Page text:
Kazim Ali Online Book EventFriday May 21 2021 7:00 pm, Winnipeg, Zoom, Virtual
Join us as Kazim Ali explores the questions of land, power, and justice and reads from his latest book, Northern Light: Power, Land, and the Memory of Water (Goose Lane Editions). Featuring a conversation hosted by Michael Hutchinson.
The child of South Asian migrants, Kazim Ali lived as a child in Manitoba before making a life in the United States. Finding himself recalling the boreal forests of his childhood home of Jenpeg, a community thrown up around the building of a hydroelectric dam, Ali wondered: Does the town still exist? Is the dam still operational?
When Ali goes searching, however, he finds not news of Jenpeg, but of the local Pimicikamak community facing environmental destruction and broken promises from the Canadian government. Troubled, Ali returns north, looking to understand his place in this story and eager to listen.
A celebrated poet, editor, and prose writer, Kazim Ali is the author of seven poetry collections, two novels, and three works of non-fiction. He teaches at the University of California, San Diego.
Michael Hutchinson is a citizen of the Misipawistik Cree Nation in the Treaty 5 territory. He has worked with the Assembly of Manitoba Chiefs, the Treaty Relations Commission of Manitoba, and as host of APTN National News. He is currently a co-host on CTV Morning Live Winnipeg.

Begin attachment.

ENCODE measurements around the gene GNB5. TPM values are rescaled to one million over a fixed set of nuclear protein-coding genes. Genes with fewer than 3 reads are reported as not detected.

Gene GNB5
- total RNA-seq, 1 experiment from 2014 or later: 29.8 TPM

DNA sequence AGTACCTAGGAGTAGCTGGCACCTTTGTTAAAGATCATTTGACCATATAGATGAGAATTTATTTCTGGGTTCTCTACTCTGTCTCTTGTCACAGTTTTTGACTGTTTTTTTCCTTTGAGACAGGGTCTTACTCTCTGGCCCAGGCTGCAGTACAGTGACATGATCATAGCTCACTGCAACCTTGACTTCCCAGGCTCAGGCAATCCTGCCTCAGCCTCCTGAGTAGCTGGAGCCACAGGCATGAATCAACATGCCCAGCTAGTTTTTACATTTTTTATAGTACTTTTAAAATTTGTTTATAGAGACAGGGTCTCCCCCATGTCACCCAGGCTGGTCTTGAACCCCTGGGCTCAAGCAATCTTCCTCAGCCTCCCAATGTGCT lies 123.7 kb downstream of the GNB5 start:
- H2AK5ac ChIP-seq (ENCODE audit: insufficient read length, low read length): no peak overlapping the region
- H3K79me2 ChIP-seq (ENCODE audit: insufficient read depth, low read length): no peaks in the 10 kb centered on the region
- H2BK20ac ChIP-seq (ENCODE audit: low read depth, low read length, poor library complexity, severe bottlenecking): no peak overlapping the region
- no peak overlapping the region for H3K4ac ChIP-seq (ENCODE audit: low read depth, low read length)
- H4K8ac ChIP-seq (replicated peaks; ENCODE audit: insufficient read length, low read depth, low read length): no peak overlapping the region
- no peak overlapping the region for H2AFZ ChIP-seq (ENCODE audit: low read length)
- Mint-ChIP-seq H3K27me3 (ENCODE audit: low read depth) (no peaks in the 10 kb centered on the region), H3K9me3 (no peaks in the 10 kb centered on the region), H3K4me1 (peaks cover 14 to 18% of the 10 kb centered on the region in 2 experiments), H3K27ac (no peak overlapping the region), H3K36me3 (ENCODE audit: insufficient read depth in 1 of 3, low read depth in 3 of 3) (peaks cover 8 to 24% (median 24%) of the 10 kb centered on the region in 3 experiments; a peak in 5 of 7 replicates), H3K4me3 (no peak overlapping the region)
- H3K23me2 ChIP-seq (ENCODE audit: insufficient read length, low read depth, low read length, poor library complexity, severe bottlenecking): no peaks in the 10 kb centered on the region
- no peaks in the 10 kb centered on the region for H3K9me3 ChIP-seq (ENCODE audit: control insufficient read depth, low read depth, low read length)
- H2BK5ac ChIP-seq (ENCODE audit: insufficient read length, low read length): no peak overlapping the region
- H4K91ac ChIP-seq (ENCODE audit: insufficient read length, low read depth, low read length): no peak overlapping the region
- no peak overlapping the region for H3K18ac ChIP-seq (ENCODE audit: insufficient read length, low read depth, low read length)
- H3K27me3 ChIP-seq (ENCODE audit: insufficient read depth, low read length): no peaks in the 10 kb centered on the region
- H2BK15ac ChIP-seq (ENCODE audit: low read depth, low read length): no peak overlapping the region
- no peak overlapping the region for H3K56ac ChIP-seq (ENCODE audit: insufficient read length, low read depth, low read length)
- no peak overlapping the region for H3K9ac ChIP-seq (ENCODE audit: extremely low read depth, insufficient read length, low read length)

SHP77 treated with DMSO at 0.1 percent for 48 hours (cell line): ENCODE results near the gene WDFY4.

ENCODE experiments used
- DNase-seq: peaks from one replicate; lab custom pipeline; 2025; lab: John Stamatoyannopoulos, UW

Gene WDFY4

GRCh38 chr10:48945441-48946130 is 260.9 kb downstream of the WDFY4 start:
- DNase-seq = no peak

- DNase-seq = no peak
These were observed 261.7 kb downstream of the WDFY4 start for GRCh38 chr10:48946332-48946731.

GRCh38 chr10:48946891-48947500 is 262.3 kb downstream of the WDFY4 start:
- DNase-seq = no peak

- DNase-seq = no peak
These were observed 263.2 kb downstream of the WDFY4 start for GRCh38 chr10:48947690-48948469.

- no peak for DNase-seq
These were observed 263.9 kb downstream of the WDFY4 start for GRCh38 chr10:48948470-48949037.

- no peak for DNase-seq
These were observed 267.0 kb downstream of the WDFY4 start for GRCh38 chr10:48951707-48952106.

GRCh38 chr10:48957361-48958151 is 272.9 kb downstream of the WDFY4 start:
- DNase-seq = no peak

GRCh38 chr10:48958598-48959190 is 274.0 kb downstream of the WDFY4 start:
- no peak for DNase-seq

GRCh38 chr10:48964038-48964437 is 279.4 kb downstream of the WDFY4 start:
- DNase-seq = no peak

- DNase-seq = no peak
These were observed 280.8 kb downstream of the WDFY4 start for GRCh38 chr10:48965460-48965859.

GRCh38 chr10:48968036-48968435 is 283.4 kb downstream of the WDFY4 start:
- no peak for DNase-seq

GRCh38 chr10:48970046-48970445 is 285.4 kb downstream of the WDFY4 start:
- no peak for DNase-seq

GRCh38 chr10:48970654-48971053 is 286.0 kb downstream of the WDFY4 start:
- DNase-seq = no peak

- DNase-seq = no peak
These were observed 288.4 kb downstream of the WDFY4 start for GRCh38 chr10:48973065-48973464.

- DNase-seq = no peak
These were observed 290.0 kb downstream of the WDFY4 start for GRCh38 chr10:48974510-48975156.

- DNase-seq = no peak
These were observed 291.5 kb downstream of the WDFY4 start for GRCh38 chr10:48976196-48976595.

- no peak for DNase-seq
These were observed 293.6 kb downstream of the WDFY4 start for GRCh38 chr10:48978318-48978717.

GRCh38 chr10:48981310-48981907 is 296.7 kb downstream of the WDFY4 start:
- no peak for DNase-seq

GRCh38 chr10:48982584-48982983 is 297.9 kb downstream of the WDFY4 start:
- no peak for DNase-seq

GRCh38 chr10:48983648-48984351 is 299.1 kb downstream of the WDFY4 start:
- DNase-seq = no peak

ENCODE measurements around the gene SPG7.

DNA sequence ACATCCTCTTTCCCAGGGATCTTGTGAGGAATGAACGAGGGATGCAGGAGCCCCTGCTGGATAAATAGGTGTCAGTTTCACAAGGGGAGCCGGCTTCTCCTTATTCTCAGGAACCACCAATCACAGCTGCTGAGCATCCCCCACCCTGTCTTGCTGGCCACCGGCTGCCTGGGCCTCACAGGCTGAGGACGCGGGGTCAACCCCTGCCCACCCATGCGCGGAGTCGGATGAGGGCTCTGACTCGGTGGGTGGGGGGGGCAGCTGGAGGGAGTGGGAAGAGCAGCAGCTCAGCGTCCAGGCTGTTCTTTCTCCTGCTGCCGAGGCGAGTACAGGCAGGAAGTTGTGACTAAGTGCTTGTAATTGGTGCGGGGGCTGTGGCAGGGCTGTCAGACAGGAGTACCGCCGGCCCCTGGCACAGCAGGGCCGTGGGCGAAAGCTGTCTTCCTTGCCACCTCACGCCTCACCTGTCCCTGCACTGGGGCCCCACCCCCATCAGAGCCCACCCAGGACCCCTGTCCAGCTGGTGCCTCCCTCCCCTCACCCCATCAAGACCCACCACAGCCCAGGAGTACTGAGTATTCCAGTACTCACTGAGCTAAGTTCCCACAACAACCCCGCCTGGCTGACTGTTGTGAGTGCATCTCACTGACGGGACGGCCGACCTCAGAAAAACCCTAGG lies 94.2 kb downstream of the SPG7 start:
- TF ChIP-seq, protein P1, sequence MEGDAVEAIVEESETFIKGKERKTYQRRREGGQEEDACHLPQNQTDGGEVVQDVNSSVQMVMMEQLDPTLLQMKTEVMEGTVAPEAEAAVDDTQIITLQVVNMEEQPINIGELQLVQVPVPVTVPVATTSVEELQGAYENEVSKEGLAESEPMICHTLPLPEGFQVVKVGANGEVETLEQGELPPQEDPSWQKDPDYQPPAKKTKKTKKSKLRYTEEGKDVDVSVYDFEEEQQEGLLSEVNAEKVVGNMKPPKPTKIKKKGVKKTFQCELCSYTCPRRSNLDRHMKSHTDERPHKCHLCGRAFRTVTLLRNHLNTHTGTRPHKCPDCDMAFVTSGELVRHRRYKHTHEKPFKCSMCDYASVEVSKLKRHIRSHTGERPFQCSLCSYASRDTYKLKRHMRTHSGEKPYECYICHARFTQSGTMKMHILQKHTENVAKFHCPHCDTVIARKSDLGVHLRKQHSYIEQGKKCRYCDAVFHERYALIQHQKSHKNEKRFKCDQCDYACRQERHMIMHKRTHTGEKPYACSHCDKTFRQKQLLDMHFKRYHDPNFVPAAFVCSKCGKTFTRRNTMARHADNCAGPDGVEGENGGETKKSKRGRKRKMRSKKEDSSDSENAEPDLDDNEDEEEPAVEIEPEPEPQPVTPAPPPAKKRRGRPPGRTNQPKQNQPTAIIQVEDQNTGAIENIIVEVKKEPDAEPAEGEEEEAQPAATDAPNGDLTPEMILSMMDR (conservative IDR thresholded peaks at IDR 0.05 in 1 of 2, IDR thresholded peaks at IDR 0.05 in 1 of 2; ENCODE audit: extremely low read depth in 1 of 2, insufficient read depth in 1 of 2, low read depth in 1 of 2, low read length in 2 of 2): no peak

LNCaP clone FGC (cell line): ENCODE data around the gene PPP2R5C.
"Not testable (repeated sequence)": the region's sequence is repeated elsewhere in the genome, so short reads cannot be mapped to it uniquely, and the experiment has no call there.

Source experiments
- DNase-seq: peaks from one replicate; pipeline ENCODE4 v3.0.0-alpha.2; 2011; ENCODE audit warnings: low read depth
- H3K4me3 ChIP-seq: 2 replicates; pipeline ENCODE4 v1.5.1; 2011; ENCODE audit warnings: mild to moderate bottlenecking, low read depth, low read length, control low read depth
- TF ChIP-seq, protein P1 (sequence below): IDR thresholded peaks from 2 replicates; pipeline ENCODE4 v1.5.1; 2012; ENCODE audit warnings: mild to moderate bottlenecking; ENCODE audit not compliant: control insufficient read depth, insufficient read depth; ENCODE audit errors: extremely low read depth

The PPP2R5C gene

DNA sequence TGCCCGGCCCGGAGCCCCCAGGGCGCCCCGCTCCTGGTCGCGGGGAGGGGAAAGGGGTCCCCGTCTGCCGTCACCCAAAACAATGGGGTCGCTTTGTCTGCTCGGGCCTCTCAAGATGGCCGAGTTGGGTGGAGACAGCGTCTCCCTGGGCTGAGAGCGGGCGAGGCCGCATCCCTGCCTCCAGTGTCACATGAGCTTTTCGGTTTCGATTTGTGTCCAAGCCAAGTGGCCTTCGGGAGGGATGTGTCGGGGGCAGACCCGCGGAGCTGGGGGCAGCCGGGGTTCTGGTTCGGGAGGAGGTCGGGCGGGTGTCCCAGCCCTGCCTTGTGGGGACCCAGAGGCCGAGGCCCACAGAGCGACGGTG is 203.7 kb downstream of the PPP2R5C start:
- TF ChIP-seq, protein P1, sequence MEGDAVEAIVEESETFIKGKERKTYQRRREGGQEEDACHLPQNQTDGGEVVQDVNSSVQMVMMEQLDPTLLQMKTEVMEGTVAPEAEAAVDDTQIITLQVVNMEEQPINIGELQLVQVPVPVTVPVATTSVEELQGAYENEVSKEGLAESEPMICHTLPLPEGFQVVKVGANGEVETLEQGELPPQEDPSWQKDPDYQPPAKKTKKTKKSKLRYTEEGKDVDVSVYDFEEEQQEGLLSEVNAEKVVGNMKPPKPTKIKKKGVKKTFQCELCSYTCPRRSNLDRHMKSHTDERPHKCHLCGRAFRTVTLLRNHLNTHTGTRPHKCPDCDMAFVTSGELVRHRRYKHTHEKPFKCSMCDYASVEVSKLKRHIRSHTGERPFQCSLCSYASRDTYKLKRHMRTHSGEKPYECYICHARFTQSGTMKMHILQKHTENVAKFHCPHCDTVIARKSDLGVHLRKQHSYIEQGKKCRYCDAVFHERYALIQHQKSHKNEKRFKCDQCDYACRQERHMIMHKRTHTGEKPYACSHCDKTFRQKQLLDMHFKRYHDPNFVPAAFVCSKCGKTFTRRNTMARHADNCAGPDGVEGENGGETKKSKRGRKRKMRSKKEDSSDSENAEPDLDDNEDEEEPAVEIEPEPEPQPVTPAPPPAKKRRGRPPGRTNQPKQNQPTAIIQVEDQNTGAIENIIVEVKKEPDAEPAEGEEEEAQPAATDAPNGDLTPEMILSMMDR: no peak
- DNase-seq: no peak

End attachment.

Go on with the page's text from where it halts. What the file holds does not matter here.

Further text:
- by Kazim Ali
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"It begins to rain as we fly, falling in solid sheets, water from sky to earth -- a free system of exchange."
Kazim Ali's earliest memories are of Jenpeg, a temporary town in the forests of northern Manitoba where his immigrant father worked on the construction of a hydroelectric dam. As a child, Ali had no idea that the dam was located on the unceded lands of the Indigenous Pimicikamak, the "people of rivers and lakes."
Northern Light recounts Ali's memories of his childhood and his return to Pimicikamak as an adult. During his visit, he searches for the sites of his childhood memories and learns more about the realities of life in Pimicikamak: the environmental and social impact of the Jenpeg dam, the effects of colonialism and cultural erasure, and the community's initiatives to preserve and strengthen their identity. Deeply rooted in place, Northern Light is both a stunning exploration of home, belonging, and identity and an immersive account of contemporary life in one Indigenous community.